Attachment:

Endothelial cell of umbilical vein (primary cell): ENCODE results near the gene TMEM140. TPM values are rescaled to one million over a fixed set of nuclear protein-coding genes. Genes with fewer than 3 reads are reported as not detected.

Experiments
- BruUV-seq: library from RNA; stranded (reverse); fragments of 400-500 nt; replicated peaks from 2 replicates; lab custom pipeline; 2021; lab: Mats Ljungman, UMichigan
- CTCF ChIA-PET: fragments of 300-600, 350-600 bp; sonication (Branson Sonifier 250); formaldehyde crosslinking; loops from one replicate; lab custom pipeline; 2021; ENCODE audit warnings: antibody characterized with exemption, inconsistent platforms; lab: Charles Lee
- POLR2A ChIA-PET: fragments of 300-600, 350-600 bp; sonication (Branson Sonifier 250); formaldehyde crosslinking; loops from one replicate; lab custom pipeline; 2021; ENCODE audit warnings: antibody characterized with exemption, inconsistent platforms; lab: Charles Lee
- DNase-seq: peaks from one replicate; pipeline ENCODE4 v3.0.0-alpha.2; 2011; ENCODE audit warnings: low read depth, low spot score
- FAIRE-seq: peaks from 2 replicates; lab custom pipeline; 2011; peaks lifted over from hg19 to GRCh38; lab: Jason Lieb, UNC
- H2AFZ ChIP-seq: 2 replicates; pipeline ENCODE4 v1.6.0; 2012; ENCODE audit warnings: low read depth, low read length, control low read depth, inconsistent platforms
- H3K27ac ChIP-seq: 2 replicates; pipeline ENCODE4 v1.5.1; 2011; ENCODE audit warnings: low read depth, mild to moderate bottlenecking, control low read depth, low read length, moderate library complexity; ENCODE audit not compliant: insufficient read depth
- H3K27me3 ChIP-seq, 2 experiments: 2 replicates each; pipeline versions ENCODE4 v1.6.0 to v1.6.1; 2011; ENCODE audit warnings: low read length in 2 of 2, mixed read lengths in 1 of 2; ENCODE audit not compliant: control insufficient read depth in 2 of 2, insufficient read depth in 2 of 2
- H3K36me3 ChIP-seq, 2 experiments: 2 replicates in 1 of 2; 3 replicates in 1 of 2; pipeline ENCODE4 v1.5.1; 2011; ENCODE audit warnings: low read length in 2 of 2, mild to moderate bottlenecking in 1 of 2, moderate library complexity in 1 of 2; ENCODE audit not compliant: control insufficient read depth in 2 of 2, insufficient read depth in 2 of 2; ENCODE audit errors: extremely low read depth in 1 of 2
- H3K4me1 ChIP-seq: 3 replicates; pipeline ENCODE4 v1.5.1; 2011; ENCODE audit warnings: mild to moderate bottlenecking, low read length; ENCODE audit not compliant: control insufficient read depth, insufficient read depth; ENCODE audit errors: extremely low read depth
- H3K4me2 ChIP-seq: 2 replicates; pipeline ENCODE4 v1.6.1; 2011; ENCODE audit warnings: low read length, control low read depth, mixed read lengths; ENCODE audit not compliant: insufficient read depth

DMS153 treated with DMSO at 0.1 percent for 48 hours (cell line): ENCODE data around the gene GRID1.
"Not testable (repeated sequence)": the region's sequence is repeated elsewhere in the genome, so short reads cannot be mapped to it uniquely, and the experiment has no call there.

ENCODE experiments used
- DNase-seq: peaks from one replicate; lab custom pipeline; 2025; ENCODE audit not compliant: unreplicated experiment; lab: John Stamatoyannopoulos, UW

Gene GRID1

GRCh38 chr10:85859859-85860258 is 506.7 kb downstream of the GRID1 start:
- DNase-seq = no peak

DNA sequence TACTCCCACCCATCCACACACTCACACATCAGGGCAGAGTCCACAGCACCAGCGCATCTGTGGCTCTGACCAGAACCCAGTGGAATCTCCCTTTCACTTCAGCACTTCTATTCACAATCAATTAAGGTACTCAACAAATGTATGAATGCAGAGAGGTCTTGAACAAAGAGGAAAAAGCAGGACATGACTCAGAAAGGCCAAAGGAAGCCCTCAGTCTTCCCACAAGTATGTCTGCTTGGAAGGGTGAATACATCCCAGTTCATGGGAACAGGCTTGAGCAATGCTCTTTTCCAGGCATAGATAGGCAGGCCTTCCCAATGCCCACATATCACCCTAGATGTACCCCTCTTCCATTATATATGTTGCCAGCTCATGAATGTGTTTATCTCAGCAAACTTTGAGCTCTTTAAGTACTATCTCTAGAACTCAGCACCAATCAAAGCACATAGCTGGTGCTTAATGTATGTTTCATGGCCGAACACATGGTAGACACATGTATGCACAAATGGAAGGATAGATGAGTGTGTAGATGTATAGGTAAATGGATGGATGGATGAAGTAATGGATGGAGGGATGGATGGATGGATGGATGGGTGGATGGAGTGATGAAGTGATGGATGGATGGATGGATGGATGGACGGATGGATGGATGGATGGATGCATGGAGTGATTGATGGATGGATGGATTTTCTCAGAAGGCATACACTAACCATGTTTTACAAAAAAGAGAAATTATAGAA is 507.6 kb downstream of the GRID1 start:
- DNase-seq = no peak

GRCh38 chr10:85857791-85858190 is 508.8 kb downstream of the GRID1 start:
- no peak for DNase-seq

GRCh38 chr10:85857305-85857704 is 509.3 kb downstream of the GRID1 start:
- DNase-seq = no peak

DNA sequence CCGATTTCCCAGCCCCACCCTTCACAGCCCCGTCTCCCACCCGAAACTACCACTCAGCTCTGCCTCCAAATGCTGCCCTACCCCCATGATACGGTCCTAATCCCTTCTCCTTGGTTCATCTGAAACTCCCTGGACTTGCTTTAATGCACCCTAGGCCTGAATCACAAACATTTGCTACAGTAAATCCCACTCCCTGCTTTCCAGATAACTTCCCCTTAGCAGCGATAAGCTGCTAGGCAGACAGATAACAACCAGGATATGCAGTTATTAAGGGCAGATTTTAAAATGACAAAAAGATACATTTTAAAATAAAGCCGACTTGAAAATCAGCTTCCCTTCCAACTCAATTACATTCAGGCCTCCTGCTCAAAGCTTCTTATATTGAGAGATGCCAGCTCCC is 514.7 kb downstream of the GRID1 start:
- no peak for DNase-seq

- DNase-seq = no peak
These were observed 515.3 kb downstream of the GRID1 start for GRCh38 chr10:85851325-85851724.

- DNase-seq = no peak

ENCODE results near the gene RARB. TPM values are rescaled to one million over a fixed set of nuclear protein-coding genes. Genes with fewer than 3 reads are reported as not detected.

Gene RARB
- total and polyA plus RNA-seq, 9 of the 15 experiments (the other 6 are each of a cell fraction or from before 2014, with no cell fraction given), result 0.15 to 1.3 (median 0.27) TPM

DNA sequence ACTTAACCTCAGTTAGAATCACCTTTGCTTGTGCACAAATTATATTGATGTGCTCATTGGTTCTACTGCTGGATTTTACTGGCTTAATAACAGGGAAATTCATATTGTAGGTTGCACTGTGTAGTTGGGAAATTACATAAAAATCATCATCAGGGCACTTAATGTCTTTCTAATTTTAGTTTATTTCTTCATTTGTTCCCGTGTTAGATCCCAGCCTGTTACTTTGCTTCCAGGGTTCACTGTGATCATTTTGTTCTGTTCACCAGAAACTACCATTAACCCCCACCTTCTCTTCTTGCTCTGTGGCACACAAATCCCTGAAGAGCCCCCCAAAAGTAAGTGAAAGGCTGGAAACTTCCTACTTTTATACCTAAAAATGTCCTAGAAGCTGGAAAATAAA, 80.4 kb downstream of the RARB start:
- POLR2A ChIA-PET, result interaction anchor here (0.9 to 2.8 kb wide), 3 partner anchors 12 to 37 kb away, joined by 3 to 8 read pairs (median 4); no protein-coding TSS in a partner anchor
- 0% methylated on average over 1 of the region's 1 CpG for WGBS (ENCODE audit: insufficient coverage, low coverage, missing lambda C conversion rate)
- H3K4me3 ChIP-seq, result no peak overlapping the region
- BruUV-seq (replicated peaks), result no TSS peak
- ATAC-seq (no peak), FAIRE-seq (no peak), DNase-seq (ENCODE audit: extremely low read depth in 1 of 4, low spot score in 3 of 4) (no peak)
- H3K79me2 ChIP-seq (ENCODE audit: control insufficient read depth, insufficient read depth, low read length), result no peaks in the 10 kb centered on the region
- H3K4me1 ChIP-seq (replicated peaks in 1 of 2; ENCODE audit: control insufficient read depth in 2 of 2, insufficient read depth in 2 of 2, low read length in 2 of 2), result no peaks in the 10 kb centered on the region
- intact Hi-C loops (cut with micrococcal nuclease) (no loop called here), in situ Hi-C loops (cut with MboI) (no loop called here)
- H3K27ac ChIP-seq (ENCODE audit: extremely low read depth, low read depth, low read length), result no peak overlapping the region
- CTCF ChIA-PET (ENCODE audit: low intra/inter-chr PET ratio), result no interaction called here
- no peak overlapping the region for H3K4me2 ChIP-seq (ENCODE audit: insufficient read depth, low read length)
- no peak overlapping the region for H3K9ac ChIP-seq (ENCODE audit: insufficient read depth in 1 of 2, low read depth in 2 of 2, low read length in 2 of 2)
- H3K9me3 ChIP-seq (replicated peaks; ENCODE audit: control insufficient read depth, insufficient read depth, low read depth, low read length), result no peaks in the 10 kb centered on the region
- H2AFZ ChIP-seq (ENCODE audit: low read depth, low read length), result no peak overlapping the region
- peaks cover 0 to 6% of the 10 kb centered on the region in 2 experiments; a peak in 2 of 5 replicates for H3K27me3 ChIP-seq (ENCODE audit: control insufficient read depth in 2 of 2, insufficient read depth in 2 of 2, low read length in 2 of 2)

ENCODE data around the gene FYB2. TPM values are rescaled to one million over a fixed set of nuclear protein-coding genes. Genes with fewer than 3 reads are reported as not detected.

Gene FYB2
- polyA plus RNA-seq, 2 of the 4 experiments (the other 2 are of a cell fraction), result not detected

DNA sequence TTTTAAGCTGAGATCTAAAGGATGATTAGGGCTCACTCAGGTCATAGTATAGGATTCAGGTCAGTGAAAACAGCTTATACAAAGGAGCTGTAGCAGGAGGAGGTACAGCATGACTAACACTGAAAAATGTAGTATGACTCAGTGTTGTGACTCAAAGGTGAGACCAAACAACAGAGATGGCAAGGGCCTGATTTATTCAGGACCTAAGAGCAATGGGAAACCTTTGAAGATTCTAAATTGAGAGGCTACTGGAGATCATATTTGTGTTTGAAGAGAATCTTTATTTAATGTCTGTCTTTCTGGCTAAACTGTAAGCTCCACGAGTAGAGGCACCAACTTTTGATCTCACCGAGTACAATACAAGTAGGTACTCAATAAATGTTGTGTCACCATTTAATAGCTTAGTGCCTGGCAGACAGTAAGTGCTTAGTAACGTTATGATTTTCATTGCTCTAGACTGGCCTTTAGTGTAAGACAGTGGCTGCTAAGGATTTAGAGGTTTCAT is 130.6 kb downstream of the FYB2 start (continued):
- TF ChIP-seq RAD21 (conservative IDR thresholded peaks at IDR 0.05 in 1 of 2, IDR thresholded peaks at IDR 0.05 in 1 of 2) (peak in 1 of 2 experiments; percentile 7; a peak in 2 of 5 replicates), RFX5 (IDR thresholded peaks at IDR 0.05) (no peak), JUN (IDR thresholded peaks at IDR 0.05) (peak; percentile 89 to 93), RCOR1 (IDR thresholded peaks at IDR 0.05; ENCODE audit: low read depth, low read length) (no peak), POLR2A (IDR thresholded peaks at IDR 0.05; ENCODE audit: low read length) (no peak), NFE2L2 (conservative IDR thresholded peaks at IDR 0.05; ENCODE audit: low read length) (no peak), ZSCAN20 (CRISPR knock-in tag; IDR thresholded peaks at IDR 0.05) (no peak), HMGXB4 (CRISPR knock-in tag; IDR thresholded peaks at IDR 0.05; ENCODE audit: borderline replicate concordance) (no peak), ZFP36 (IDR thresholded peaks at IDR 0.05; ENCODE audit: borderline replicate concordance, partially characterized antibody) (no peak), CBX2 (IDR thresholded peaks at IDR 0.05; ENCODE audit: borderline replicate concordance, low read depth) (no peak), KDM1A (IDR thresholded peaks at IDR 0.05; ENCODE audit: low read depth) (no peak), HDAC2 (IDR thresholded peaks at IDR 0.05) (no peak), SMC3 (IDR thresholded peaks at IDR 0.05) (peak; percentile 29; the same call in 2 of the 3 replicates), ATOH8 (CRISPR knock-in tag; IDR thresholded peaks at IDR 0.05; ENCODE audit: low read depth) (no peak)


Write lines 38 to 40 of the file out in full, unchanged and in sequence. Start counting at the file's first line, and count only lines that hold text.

- H3K4me3 ChIP-seq, result no peak overlapping the region
- BruUV-seq (replicated peaks), result no TSS peak
- ATAC-seq (no peak), FAIRE-seq (no peak), DNase-seq (ENCODE audit: extremely low read depth in 1 of 4, low spot score in 3 of 4) (no peak)